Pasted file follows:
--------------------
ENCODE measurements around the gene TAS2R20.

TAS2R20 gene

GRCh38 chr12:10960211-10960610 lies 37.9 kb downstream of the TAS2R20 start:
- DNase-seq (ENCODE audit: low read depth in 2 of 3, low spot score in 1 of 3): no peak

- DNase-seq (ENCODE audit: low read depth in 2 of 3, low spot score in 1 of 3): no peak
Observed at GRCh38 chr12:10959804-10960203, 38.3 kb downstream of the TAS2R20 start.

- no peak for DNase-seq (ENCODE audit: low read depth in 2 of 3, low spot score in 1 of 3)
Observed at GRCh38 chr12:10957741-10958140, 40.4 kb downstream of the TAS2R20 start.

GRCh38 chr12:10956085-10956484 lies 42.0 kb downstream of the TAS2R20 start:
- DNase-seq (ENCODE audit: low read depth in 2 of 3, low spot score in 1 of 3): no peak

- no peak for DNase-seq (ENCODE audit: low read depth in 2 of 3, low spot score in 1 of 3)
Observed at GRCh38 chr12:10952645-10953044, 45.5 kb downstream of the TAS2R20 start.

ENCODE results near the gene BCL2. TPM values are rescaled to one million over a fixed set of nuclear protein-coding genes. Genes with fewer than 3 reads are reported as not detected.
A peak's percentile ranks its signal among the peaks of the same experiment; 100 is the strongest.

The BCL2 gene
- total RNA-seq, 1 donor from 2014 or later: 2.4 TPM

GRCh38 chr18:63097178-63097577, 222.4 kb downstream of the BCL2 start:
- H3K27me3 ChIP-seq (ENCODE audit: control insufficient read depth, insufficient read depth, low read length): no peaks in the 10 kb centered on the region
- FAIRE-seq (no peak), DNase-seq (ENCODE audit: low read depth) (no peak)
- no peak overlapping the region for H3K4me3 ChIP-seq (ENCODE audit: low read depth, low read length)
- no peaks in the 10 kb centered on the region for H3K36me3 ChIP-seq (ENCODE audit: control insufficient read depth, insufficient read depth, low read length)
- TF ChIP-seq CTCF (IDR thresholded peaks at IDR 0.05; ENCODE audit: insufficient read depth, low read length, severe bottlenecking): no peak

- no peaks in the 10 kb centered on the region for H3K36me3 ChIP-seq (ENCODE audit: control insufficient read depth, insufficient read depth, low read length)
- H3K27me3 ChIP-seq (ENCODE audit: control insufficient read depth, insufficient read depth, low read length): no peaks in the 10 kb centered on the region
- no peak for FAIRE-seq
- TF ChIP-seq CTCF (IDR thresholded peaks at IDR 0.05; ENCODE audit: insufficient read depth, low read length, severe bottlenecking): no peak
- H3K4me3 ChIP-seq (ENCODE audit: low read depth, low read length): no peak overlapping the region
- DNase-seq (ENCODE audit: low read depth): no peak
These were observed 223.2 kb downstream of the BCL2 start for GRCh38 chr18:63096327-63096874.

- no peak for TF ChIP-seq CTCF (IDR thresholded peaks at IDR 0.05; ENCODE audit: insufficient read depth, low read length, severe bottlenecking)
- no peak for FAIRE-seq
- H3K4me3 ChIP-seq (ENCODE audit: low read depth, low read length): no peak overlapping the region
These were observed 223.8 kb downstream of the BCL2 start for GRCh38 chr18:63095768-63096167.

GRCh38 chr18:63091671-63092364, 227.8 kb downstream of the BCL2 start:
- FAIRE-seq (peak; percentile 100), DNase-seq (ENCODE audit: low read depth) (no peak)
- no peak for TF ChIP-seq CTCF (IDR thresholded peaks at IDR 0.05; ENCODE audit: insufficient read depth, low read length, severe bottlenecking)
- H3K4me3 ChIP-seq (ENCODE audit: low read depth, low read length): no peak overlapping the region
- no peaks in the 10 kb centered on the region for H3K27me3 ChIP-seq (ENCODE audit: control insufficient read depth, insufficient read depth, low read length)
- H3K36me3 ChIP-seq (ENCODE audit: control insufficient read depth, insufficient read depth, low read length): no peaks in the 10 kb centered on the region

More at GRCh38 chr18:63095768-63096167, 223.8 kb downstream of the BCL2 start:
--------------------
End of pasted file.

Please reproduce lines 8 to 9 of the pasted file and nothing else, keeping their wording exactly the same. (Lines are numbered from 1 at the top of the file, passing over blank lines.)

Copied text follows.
Observed at GRCh38 chr12:10957741-10958140, 40.4 kb downstream of the TAS2R20 start.

GRCh38 chr12:10956085-10956484 lies 42.0 kb downstream of the TAS2R20 start: